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Neurologists Should Assess Falling Risk in Patients

Practice parameter addresses screening methods and assessments to identify at-risk patients

TUESDAY, Feb. 5 (HealthDay News) -- During visits with patients who have conditions linked to an increased risk of falling, neurologists should inquire about recent falls and conduct further examinations to identify specific neurologic deficits that predict falls, according to a practice parameter published in the Feb. 5 issue of Neurology.

David J. Thurman, M.D., of the U.S. Centers for Disease Control and Prevention in Atlanta, and colleagues from the Quality Standards Subcommittee of the American Academy of Neurology reviewed 86 articles that measured non-syncopal falls as an outcome and addressed practical screening methods that neurologists can use to assess at-risk patients.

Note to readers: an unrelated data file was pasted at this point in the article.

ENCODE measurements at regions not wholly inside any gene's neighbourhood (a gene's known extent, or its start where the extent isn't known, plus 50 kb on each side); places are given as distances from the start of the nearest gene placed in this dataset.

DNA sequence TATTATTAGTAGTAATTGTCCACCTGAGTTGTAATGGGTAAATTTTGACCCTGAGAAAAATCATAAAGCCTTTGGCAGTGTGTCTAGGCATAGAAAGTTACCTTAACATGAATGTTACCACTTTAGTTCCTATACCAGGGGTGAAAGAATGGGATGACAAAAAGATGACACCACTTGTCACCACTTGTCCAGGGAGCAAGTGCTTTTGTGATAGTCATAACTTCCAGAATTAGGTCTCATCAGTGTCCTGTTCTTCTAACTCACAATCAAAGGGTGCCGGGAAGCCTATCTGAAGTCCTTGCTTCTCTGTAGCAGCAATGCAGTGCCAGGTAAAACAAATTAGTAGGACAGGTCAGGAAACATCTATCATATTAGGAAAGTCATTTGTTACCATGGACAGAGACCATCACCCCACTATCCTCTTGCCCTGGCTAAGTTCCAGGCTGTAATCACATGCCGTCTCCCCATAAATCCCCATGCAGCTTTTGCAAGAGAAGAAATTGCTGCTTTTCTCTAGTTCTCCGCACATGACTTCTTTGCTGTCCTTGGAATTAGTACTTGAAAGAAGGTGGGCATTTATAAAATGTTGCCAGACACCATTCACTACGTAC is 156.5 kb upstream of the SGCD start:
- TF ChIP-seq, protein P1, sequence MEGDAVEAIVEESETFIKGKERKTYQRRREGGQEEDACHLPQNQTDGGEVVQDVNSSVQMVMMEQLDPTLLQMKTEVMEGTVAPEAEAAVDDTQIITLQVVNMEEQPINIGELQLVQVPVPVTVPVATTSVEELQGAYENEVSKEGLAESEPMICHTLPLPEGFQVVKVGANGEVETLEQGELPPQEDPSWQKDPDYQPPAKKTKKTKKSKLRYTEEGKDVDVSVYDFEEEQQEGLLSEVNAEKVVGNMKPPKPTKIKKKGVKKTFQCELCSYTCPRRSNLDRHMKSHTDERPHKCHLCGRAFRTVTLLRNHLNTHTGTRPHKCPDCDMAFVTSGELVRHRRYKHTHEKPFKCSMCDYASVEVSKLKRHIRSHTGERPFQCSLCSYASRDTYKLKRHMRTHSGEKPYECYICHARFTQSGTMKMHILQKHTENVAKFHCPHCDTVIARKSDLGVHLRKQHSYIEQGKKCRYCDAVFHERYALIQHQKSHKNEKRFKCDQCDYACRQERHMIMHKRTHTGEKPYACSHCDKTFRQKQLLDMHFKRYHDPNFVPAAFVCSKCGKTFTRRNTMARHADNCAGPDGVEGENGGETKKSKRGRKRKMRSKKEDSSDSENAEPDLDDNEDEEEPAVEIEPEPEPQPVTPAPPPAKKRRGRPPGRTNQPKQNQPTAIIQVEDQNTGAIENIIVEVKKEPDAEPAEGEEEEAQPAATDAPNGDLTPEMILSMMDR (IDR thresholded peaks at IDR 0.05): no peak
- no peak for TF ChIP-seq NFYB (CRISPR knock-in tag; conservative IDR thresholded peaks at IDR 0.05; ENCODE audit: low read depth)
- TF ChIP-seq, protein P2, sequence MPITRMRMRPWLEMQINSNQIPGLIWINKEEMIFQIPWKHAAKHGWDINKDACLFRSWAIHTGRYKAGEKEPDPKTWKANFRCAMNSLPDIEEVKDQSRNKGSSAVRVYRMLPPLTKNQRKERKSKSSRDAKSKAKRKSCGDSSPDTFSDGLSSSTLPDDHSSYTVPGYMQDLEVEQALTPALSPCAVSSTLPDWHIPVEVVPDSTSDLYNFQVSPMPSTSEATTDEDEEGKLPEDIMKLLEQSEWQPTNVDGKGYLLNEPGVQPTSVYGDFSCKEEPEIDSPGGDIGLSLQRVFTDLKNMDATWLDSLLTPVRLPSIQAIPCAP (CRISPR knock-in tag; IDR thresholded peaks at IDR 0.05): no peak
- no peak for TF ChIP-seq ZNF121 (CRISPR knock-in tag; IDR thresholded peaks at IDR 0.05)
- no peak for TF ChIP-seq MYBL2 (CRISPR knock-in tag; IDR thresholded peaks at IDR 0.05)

The researchers found an established risk of falling among patients with stroke, dementia, and disorders of gait and balance, and a probable risk of falling among patients with Parkinson's disease, peripheral neuropathy, lower extremity weakness or sensory loss, and significant vision loss. They also found that any falls within the past year were a strong predictor of future falls. Although they identified some functional assessments that may be useful in assessing risk, they said that there was insufficient evidence to suggest that these provide benefits beyond a standard neurologic examination, and called for additional prospective studies.

"If substantial risks of falls are identified, appropriate interventions that are described in other evidence-based guidelines may be considered," the authors conclude.

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